Cambridge and Chestertown, Past and Future

PETER A. JAY

March 14, 1993|By PETER A. JAY

CAMBRIDGE — Cambridge. -- Towns, like people, occasionally go through crises that change them forever. Two very different communities on the Eastern Shore, Cambridge and Chestertown, are reminders of that. Let's consider this one first.

Cambridge isn't what it used to be, and thank heaven for that. Its notoriety has faded. Today it deals with the daily muddle of municipal life much as other towns do, and stays safely out of the news. It isn't perfect, but it's doing all right.

Yet we're all prisoners of our experience, and so for those of us who don't live here but still remember the bad times in Cambridge, this place will always be full of ghosts. Even a brief visit can start the mental tapes rolling, and behind the thin transparent screen of the present the past begins to unfold.

It was just 30 years ago that Cambridge first exploded. It had been integrating its public facilities, under pressure, but the changes were coming painfully slowly. In early 1963, the movie theater and bowling alley, plus most restaurants, still denied admission to blacks. Some students from Swarthmore College, both black and white, arrived to conduct sit-ins.

Then, in June, with all the unexpected violence of a Chesapeake thunderstorm, rioting began. The civil-rights movement everywhere was turning militant, and Cambridge was one of the first places where the public saw the harsh new mood on display. Submissive demonstrators in suits were replaced by quite different people, angry and often garishly dressed, who mixed their demands with threats. Rocks were thrown and glass shattered. Governor Millard Tawes sent in the National Guard.

Cambridge became a national symbol: Redneck City, Mississippi North. For those on both sides of the civil-rights conflict, it was the place to be, and to be seen.

George Wallace began his Maryland campaign in Cambridge in 1964; in the Democratic primary, running against President Lyndon Johnson, he received 42 percent of the Maryland vote. The Guard stayed until 1965, then returned briefly in 1967 in the wake of H. Rap Brown's historic, incendiary speech from the hood of a car.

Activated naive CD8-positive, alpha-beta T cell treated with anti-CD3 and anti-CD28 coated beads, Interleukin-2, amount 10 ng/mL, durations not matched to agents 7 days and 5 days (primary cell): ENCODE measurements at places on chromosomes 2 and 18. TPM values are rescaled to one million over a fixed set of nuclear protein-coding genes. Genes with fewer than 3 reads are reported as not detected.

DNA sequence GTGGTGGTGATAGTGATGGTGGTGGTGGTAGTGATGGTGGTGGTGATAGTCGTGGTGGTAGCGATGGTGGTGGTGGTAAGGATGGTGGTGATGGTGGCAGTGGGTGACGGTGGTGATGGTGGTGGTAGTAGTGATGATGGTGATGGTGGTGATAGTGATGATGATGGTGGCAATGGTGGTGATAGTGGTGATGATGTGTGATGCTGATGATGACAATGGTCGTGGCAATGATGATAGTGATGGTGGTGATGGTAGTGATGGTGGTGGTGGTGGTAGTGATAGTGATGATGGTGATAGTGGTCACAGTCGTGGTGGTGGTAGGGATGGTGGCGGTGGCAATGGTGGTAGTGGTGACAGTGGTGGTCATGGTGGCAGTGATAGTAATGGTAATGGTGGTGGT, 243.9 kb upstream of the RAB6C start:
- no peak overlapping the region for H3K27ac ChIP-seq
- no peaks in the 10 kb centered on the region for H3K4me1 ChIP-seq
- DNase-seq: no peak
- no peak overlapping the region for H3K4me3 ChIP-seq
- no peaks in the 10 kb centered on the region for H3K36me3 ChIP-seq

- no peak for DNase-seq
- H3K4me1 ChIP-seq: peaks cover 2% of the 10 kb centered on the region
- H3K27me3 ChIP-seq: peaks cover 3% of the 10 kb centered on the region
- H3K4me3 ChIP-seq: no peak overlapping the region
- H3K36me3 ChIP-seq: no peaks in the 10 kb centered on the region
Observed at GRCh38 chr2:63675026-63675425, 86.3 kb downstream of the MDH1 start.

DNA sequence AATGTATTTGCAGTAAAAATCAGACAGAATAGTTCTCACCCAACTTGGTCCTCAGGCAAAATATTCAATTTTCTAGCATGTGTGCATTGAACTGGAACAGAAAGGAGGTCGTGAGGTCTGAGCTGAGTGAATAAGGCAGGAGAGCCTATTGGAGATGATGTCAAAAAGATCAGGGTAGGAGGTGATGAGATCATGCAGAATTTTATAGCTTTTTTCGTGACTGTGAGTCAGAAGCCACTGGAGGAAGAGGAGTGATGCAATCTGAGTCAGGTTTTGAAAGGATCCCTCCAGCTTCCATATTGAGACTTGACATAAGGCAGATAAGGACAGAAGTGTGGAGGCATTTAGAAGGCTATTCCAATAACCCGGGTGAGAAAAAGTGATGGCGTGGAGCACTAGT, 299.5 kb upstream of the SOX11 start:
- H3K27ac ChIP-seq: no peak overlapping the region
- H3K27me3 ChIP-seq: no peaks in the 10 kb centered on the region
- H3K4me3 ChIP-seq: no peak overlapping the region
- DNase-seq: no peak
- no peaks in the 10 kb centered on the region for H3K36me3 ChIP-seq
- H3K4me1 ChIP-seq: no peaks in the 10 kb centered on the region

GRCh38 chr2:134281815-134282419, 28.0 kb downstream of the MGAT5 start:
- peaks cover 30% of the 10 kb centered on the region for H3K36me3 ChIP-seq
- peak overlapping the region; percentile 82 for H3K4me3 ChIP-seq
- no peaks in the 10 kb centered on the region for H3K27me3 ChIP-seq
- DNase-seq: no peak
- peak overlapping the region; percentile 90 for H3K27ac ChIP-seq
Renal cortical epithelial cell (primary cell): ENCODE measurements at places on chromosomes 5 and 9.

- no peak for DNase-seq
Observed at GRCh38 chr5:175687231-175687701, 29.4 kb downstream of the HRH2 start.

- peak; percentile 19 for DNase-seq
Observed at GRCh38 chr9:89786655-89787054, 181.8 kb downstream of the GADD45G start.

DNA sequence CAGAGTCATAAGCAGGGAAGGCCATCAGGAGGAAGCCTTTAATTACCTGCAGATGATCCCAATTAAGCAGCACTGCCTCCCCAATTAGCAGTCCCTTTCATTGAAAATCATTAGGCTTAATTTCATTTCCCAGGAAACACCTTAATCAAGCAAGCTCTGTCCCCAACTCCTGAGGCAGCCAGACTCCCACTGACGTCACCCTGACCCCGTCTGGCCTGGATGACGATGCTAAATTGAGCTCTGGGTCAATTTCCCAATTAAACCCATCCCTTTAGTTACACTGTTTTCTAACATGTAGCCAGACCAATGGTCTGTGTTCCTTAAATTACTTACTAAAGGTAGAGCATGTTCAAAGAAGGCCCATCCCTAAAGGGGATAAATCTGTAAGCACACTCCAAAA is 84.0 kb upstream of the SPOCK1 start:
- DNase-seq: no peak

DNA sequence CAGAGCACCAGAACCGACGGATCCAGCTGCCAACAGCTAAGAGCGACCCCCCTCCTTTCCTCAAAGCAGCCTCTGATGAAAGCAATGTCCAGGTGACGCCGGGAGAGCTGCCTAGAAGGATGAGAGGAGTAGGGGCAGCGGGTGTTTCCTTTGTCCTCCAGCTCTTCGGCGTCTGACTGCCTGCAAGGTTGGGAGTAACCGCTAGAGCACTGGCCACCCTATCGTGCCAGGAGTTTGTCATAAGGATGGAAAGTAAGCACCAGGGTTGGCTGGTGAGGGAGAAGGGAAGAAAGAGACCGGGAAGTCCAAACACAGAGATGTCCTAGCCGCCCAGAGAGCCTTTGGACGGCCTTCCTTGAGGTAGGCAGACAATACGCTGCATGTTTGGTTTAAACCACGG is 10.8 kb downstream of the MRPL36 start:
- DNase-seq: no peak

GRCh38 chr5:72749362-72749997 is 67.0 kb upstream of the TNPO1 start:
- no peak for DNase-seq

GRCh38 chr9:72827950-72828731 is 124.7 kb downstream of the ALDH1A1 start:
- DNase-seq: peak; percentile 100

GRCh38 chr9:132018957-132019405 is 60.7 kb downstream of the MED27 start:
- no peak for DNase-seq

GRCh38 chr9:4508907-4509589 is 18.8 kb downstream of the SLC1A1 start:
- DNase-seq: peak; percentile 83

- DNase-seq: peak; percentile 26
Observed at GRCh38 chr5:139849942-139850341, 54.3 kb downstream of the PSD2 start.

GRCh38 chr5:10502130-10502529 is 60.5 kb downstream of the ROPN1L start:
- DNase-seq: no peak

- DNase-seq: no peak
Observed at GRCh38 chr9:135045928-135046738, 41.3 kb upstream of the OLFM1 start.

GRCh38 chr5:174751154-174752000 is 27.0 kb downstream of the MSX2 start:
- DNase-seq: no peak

That speech, taped by police, helped radicalize Governor Spiro T. Agnew, turning him almost overnight from a moderate, civil-rights-minded Republican into the outspoken conservative whom Richard Nixon would choose a year later as his running mate. It was followed by fires that leveled two blocks of Cambridge's black Second Ward. The white Cambridge police chief refused to allow fire equipment into the area.

H. Rap Brown was indicted in Dorchester County for incitement to riot, but the trial was moved elsewhere. The defendant jumped bail and didn't reappear until several years later, when he was shot dead by police in New York after a robbery.

That was about it for Cambridge on the world stage. The wounds of those dark days have healed, leaving some scars. The memories linger, but time is inexorably working on them, and racial tension no longer permeates daily life. Cambridge in 1993 is a very different place than it was 30 years ago.

Chestertown, on the other hand, hasn't changed much in 30 years. But in Chestertown these days there is real fear that because of events taking place right now, the years to come will transform the community -- perhaps into a place that looks like much of the rest of America.

Like Cambridge in the '60s, Chestertown is facing an invasion of disruptive outsiders, and an implicit threat to a beloved way of life. Chestertown in '93 is confronted by -- Wal-Mart.

In brief, Wal-Mart wants to put a big discount store near Chestertown, just as it has in Elkton to the north, Dover to the east and Easton to the south. The Kent County commissioners have reluctantly approved the zoning. The matter has now moved to the courts, but the legal fight has a pro forma quality to it. Wal-Mart appears inevitable.

This has split Chestertown, not violently as racial issues split Cambridge, but just as passionately. And as in Cambridge, there are elements of class in the political confrontation. Local elites tend to oppose Wal-Mart; working people, noting the store's low prices and anticipating the prospect of jobs, tend to favor it.

Playing out a drama enacted in scores of towns across the country, opponents of Wal-Mart say the store will destroy the numerous small family businesses -- shoe stores, drug stores, lawn-and-garden operations -- that give the Chestertown commercial center both character and economic viability.

"Hello, Glen Burnie," wrote editor Hurtt Deringer of the Kent County News in a bitter editorial after the commissioners' vote. The Wal-Mart megastore, he has argued throughout the long and acrimonious dispute, will begin to unravel all that makes historic Chestertown the attractive, cohesive and distinctive place it is.

Nuts, says the other side. This is America. If the downtown stores want our business, they should match Wal-Mart's service and prices.

They have not yet added, but probably will, that if Cambridge could survive the fires and fury of the '60s, Chestertown ought to be resourceful enough to cope with the merchandising advances of the '90s. The road to Sam Walton's new store doesn't have to lead to Glen Burnie.

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